26. Fine-Grained Multithreading • Switches between threads on each instruction, interleaving execution of multiple threads • Usually done round-robin, skipping stalled threads • CPU must be able to switch threads every clock • Advantage: can hide both short and long stalls • Instructions from other threads always available to execute • Easy to insert on short stalls • Disadvantage: slows individual threads • Thread ready to execute without stalls will be delayed by instructions from other threads • Used on Sun’s Niagara (will see later) CS136

  27. Course-Grained Multithreading • Switches threads only on costly stalls • E.g., L2 cache misses • Advantages • Relieves need to have very fast thread switching • Doesn’t slow thread • Other threads only issue instructions when main one would stall (for long time) anyway • Disadvantage: pipeline startup costs make it hard to hide throughput losses from shorter stalls • Pipeline must be emptied or frozen on stall, since CPU issues instructions from only one thread • New thread must fill pipe before instructions can complete • Thus, better for reducing penalty of high-cost stalls where pipeline refill << stall time • Used in IBM AS/400 CS136

  28. Simultaneous Multithreading (SMT) • Simultaneous multithreading (SMT): insight that dynamically scheduled processor already has many HW mechanisms to support multithreading • Large set of virtual registers that can be used to hold register sets for independent threads • Register renaming provides unique register identifiers • Instructions from multiple threads can be mixed in data path • Without confusing sources and destinations across threads! • Out-of-order completion allows the threads to execute out of order, and get better utilization of the HW • Just add per-thread renaming table and keep separate PCs • Independent commitment can be supported via separate reorder buffer for each thread Source: Micrprocessor Report, December 6, 1999 “Compaq Chooses SMT for Alpha” CS136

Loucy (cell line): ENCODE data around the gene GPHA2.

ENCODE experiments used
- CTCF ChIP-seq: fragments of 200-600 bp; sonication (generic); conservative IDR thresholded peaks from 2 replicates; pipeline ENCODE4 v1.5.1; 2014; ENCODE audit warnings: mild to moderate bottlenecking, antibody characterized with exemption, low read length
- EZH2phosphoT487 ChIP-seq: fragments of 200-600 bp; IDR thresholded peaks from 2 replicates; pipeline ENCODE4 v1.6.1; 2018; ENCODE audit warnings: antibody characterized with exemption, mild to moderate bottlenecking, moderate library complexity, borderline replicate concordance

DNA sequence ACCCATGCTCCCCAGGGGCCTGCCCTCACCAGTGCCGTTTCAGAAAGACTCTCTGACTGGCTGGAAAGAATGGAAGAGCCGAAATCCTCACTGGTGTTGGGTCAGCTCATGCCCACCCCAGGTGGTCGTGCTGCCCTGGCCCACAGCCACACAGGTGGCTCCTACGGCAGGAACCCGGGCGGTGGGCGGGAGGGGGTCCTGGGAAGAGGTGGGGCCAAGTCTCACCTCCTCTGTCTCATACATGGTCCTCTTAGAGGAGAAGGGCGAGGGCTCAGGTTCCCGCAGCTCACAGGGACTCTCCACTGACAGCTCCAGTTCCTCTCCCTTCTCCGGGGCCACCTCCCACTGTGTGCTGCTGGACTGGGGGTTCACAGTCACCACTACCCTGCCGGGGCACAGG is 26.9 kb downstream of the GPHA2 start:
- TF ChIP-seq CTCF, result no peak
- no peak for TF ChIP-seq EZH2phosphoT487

29. Simultaneous Multithreading ... One thread, 8 units Two threads, 8 units Cycle M M FX FX FP FP BR CC Cycle M M FX FX FP FP BR CC M = Load/Store, FX = Fixed Point, FP = Floating Point, BR = Branch, CC = Condition Codes CS136

  30. Multithreaded Categories SMT Fine-Gr. Coarse-Gr. Superscalar Multiprocessing Time (processor cycle) Thread 1 Thread 3 Thread 5 Thread 2 Thread 4 Idle slot CS136

  31. Design Challenges in SMT • What is impact on single-thread performance? • Preferred-thread approach • Sacrifices neither throughput nor single-thread performance? • Nope: processor will sacrifice some throughput when preferred thread stalls • Larger register file needed to hold multiple contexts • Must not affect clock cycle, especially in: • Instruction issue—more candidate instructions to consider • Instruction completion—hard to choose which to commit • Must ensure that cache and TLB conflicts caused by SMT don’t degrade performance CS136